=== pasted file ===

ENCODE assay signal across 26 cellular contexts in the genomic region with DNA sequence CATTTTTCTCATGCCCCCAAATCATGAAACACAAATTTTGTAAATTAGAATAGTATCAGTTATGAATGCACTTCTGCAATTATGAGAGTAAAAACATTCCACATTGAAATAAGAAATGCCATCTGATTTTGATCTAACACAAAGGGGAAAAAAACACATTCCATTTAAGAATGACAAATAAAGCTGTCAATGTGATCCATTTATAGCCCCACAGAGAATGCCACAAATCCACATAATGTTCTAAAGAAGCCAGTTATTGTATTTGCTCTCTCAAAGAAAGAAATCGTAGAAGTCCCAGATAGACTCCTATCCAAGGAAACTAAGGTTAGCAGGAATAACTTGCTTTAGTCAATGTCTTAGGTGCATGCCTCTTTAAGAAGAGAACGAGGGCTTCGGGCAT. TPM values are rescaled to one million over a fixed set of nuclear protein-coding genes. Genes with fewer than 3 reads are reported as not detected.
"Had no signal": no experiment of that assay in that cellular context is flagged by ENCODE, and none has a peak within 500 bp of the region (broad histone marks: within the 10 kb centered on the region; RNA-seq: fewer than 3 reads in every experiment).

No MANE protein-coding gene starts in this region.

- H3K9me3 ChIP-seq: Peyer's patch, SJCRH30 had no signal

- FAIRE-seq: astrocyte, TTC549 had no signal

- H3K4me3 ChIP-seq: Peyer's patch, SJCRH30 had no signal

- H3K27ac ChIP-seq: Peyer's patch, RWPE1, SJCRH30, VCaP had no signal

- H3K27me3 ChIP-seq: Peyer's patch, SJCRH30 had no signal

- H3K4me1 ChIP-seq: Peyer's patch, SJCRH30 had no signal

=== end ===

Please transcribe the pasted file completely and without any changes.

ENCODE assay signal across 26 cellular contexts in the genomic region with DNA sequence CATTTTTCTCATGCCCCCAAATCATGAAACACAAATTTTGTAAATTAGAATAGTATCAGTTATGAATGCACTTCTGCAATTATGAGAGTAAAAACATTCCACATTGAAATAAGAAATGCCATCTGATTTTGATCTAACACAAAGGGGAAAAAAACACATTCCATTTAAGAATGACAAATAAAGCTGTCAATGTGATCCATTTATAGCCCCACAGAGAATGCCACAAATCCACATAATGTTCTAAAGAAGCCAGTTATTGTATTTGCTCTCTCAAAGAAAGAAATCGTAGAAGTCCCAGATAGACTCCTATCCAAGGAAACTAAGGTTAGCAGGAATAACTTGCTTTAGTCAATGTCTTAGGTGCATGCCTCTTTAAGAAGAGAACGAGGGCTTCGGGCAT. TPM values are rescaled to one million over a fixed set of nuclear protein-coding genes. Genes with fewer than 3 reads are reported as not detected.
"Had no signal": no experiment of that assay in that cellular context is flagged by ENCODE, and none has a peak within 500 bp of the region (broad histone marks: within the 10 kb centered on the region; RNA-seq: fewer than 3 reads in every experiment).

No MANE protein-coding gene starts in this region.

- H3K9me3 ChIP-seq: Peyer's patch, SJCRH30 had no signal

- FAIRE-seq: astrocyte, TTC549 had no signal

- H3K4me3 ChIP-seq: Peyer's patch, SJCRH30 had no signal

- H3K27ac ChIP-seq: Peyer's patch, RWPE1, SJCRH30, VCaP had no signal

- H3K27me3 ChIP-seq: Peyer's patch, SJCRH30 had no signal

- H3K4me1 ChIP-seq: Peyer's patch, SJCRH30 had no signal